10 plugins that let you do more with WordPress content

Published 03 Oct 2015 in Development, Plugins, WordPress by Alan James

WordPress is one of the most popular pieces of free software on the planet, and with good reason – it makes it very easy to get a basic website or blog up and running. But the fun doesn’t stop there. WordPress can be used as a serious Content Management System, just like Drupal and other heavyweights, and can power complex web applications as well as simple sites. However, a fully-fledged CMS has features to manage content that WordPress doesn’t have out of the box – which is why WordPress has an excellent plugin system so that almost any functionality you can imagine can be added to a WordPress project.

In this post, aimed at new to intermediate WordPress developers, I look at 10 plugins that can aid a WordPress project to become a ‘grown-up’ CMS. The plugins are mainly about making the WordPress admin console a nicer place to work, so that content can be organised, managed and manipulated and displayed to the user in more efficient and flexible ways. I’ve put them in alphabetical order below.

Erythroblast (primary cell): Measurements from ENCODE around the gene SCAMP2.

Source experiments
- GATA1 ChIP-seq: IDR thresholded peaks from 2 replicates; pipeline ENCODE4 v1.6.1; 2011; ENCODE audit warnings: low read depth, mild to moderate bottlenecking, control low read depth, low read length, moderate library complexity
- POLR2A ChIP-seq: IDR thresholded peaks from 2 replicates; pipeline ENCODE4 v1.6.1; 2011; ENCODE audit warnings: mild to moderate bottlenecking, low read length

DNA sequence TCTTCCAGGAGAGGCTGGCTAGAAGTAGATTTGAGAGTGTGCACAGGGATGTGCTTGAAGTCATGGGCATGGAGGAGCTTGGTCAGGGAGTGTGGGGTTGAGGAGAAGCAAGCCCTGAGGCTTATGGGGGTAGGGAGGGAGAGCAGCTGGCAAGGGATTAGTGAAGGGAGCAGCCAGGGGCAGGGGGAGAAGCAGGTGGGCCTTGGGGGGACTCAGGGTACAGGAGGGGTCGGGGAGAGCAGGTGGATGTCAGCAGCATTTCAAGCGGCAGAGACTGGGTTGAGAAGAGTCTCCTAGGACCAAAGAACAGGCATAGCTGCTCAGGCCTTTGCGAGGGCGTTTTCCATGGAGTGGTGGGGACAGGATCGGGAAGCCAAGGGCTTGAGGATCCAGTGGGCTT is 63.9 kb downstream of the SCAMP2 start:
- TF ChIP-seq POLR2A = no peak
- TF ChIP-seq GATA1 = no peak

Advanced Custom Fields

Hugely powerful, ACF allows you to associate custom fields with posts, pages or other content, and display them appropriately with shortcodes or function calls in your templates. Whole sites have been built using almost nothing but this plugin, and its applications are almost limitless. When you need to display a small piece of content in the front end, and wish to edit it separately in the back end, but a widget or widget area is not appropriate, ACF may let you do what you need. The Pro version adds some genuinely useful features, in particular the ability to set up global custom fields and edit them in a dedicated options page.

Get it here (free and commercial versions available)

Advanced Responsive Video Embedder